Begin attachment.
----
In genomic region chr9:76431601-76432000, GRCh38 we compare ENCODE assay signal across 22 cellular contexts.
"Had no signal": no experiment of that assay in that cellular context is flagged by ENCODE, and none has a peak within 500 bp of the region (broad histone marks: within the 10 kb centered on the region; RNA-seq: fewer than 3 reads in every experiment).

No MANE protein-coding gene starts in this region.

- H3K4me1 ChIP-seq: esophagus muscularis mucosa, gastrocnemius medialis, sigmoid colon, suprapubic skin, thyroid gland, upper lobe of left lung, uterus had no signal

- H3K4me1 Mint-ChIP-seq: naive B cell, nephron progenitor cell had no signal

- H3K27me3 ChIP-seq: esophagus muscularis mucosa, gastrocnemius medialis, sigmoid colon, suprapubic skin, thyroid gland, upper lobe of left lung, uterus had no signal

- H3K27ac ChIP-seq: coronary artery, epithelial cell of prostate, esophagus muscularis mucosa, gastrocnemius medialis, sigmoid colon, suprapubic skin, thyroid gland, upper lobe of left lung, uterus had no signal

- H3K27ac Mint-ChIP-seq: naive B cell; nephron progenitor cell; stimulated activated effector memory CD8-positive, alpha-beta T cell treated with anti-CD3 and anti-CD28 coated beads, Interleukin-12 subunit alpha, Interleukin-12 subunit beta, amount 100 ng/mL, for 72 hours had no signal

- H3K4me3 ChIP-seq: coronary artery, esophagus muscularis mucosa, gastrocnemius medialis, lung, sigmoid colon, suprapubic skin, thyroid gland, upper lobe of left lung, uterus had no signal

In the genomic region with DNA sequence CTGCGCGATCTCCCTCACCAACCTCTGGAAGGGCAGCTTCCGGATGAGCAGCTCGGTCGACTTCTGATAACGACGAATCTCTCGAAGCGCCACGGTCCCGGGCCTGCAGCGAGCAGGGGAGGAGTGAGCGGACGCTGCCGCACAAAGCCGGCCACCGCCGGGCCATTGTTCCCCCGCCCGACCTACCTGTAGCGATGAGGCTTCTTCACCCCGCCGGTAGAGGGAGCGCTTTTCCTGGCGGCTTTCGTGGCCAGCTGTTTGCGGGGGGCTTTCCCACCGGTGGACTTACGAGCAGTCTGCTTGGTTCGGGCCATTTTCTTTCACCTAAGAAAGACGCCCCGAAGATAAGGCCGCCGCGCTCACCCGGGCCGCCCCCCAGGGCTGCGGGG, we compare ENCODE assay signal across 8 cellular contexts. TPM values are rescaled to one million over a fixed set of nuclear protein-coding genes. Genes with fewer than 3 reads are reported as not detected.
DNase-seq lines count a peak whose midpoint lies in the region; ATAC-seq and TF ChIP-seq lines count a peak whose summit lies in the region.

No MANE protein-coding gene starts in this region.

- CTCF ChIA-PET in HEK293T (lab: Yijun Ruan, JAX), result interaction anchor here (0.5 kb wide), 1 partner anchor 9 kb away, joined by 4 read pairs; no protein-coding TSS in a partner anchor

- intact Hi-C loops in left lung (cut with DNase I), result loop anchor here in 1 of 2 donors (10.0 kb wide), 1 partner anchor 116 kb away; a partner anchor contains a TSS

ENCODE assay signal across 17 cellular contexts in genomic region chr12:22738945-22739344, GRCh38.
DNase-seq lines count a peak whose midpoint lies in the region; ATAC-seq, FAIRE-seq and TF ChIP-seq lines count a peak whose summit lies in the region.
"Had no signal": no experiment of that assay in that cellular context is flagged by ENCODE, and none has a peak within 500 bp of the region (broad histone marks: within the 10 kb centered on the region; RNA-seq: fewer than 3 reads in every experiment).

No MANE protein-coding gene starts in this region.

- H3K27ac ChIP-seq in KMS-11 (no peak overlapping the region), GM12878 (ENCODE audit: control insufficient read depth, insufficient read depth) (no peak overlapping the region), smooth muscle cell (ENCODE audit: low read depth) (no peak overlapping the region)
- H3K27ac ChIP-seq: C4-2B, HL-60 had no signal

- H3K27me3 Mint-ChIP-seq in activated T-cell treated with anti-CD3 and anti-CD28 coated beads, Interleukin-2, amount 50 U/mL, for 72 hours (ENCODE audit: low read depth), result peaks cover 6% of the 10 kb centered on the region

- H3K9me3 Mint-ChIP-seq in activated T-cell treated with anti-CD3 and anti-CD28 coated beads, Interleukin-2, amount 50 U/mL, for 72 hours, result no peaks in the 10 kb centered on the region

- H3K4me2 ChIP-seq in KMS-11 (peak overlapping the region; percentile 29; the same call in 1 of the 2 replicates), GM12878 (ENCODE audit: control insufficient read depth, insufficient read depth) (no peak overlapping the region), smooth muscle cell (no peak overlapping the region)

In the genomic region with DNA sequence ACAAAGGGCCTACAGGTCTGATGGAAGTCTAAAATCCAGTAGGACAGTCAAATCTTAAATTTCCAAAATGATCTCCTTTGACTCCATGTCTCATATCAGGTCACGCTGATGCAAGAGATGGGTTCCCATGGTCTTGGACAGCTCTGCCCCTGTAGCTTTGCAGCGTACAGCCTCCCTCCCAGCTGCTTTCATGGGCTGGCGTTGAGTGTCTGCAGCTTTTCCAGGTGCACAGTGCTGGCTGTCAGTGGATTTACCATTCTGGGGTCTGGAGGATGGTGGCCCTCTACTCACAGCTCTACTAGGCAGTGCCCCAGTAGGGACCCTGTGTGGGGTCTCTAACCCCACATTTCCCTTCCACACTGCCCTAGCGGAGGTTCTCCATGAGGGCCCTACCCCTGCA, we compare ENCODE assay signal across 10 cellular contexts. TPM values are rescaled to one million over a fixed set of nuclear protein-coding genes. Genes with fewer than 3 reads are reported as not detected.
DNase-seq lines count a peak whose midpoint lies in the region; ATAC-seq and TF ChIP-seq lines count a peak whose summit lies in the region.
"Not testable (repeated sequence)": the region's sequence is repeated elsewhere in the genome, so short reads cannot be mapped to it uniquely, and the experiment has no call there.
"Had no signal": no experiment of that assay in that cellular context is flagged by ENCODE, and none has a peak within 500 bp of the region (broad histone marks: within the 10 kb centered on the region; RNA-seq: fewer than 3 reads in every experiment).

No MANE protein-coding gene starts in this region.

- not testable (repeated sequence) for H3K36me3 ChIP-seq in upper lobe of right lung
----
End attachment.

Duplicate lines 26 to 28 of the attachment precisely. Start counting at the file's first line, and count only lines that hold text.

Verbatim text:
"Not testable (repeated sequence)": the region's sequence is repeated elsewhere in the genome, so short reads cannot be mapped to it uniquely, and the experiment has no call there.
"Had no signal": no experiment of that assay in that cellular context is flagged by ENCODE, and none has a peak within 500 bp of the region (broad histone marks: within the 10 kb centered on the region; RNA-seq: fewer than 3 reads in every experiment).

No MANE protein-coding gene starts in this region.